Correct predictions of positive and negative data have different meanings because the effects of mutations are not always detrimental to protein function. One of the purposes of predicting protein stability changes is to identify the mechanisms of structural stability change upon single amino acid mutation; another goal is to apply this knowledge to protein design to modify proteins into more stable and thermal-tolerant forms. Since it is equally important to understand the mechanisms underlying stabilizing and destabilizing mutations, we expect an integrated predictor to make correct predictions in both cases. Since the minority result could be the right answer, we want to prove that iStable 2.0, with training, would know right from wrong and not just pick the majority answer. Accuracy (Acc), sensitivity (Sn), specificity (Sp), and the Matthews correlation coefficient (MCC) were used to evaluate the predictive ability of each system, calculated as follows: Acc = TP + T N TP + F P + T N + F N Sp = TN TP + F N Sn = TP TP + F N and MCC = TP × T N – FN × F P TP + F N × TN + F P × TP + F P × TN + F N where TP, FP, FN and TN are the true positives, false positives, false negatives, and true negatives, respectively. Sn and Sp represent the ratio of true positives to the number of all correctly classified items and of true negatives to the number of all incorrectly classified items, respectively. Acc is the overall accuracy of prediction, and the MCC is a measure of the quality of the classifications, whose value may range between −1 (an inverse prediction) and +1 (a perfect prediction), with 0 denoting a random prediction [9].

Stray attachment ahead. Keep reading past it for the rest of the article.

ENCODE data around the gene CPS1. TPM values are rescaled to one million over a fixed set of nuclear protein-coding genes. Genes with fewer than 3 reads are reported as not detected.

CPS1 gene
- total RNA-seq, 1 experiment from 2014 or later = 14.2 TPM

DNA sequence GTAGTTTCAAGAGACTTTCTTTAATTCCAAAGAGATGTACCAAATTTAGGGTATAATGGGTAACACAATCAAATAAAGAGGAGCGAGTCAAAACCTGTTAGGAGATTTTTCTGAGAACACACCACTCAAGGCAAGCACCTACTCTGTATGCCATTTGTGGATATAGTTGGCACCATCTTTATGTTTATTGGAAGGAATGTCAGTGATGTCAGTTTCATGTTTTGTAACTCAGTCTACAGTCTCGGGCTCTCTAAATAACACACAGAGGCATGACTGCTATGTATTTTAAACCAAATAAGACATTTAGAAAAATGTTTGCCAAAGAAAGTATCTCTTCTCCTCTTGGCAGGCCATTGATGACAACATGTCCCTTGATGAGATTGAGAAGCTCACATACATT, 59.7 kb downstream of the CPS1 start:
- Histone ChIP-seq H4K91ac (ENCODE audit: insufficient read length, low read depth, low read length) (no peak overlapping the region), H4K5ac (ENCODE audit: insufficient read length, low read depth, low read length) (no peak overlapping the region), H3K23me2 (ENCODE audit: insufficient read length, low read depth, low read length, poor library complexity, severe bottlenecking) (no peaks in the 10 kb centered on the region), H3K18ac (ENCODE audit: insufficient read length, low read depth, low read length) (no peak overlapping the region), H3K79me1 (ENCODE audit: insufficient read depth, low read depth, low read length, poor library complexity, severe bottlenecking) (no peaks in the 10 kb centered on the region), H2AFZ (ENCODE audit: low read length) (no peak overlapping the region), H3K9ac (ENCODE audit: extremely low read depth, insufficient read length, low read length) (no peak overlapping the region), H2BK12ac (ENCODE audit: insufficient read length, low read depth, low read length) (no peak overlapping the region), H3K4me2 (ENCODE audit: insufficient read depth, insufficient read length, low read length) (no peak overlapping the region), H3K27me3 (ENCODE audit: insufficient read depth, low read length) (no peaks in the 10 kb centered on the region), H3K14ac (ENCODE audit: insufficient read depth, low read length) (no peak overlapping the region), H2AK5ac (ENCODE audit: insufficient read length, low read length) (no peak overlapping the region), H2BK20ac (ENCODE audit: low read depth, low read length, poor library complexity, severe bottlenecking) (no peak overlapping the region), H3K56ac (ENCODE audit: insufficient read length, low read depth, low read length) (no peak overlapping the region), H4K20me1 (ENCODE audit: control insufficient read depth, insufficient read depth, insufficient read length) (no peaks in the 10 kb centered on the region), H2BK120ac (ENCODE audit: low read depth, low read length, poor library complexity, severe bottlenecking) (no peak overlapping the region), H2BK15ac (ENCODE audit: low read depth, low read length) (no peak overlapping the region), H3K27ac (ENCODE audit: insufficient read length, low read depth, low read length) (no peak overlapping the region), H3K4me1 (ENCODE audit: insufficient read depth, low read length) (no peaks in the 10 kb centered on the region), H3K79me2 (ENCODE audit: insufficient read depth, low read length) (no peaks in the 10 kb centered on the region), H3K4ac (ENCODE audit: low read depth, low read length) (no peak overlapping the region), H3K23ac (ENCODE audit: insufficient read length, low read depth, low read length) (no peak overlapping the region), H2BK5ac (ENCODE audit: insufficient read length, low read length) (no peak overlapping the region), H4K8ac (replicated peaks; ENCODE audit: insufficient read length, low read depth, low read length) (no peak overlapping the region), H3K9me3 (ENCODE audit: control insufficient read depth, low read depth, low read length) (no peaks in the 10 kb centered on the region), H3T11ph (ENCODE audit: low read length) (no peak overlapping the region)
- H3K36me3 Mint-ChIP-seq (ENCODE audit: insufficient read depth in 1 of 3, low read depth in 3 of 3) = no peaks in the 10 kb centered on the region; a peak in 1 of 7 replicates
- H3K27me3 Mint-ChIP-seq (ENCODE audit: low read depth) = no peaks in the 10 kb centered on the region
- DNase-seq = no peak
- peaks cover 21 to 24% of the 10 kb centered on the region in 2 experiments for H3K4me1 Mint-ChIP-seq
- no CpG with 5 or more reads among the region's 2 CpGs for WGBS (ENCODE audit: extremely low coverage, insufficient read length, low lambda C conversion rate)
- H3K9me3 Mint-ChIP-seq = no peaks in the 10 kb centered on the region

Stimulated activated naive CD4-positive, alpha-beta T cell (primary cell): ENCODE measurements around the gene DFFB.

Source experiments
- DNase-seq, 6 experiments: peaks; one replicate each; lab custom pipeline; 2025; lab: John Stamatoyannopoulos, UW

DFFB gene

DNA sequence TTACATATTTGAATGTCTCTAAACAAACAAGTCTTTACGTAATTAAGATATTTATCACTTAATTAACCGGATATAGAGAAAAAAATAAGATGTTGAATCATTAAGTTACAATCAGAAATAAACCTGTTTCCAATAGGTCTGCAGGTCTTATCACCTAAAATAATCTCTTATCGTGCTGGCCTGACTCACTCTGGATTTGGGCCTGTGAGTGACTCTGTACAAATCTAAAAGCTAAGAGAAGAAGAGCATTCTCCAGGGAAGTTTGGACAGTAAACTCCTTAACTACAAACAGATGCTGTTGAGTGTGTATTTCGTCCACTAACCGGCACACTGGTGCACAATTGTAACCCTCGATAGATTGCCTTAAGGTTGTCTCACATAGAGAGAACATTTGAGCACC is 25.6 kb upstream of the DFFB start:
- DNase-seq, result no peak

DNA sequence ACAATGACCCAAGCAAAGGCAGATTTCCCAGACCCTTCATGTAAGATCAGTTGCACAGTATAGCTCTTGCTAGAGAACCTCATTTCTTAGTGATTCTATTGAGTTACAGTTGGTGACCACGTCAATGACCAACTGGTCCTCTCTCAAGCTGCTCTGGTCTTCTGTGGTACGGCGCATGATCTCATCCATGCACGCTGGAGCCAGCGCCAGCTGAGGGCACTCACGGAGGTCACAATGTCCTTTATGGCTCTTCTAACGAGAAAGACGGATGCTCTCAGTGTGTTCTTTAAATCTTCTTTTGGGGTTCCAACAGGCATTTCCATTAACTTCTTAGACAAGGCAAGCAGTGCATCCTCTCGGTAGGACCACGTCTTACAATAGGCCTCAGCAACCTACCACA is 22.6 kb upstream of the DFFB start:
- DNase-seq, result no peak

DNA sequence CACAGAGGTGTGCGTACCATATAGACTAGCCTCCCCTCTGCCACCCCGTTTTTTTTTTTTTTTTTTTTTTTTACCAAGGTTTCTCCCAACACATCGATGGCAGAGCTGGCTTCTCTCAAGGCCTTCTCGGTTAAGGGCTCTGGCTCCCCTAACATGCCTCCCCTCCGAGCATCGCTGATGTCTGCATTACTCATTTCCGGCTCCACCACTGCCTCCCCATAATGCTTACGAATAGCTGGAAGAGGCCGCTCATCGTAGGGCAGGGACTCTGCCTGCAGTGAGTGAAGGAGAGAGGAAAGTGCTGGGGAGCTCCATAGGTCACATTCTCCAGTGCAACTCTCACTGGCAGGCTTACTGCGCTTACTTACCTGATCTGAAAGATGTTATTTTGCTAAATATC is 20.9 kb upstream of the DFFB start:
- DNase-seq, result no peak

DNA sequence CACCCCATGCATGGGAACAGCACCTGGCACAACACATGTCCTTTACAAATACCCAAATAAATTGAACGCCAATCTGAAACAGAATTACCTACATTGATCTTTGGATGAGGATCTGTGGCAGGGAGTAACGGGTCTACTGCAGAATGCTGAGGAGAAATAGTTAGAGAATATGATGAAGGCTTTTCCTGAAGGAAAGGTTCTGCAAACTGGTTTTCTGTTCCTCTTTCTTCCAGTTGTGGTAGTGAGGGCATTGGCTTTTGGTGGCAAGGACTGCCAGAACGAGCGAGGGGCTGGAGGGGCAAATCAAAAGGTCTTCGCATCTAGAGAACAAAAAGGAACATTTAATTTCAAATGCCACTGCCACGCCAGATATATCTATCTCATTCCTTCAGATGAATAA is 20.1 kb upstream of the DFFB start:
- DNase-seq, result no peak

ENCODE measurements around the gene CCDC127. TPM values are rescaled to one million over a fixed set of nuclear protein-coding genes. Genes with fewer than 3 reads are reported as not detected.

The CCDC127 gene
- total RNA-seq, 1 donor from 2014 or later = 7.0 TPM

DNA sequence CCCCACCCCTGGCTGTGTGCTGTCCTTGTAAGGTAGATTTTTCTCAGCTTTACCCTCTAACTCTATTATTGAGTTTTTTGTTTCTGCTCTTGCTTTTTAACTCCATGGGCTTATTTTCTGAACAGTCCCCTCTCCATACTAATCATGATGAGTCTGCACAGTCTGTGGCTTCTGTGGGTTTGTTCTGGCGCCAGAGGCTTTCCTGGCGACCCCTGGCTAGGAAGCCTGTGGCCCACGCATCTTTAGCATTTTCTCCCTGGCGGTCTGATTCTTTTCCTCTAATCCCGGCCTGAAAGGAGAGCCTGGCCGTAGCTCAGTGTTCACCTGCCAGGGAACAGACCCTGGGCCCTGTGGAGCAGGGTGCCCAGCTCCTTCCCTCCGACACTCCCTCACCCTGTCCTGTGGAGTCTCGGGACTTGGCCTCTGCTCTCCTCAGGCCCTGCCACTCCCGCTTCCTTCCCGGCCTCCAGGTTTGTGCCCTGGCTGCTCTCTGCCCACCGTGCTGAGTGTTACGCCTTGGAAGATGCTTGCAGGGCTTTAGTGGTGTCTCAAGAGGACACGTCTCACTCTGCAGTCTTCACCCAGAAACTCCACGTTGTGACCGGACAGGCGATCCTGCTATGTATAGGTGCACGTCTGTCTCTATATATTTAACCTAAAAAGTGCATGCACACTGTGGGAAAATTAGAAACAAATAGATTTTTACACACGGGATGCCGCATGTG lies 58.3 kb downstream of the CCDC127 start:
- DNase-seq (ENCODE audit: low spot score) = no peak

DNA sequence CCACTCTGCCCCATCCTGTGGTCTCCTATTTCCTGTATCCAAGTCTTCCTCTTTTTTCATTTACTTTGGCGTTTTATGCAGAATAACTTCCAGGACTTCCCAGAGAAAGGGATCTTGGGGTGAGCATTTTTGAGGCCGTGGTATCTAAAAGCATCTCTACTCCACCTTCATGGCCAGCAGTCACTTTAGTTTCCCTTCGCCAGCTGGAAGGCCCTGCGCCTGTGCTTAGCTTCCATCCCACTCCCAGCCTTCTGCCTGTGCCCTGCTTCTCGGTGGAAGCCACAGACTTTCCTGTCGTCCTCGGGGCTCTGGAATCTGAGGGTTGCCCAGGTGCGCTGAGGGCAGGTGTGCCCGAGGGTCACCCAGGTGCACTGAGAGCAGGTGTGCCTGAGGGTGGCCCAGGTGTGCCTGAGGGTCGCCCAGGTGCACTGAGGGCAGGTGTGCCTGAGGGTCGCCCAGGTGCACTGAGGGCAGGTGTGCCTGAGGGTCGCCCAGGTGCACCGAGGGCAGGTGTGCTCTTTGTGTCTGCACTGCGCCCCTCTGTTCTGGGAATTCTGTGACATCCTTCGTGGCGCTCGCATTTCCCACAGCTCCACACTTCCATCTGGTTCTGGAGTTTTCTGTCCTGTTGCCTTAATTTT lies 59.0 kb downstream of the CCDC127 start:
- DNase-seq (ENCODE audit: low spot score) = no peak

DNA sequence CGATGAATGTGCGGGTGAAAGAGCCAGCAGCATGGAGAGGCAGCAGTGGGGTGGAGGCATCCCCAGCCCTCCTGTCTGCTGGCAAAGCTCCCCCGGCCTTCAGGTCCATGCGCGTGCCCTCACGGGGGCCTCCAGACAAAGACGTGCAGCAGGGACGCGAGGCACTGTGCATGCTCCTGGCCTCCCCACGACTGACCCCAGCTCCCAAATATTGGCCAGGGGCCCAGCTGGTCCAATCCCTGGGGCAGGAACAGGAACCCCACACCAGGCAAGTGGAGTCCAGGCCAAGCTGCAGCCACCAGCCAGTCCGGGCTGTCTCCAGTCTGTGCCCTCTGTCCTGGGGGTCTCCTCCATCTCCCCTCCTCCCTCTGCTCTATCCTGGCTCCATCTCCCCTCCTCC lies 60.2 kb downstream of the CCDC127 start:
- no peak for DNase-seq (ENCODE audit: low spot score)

What is integrated prediction?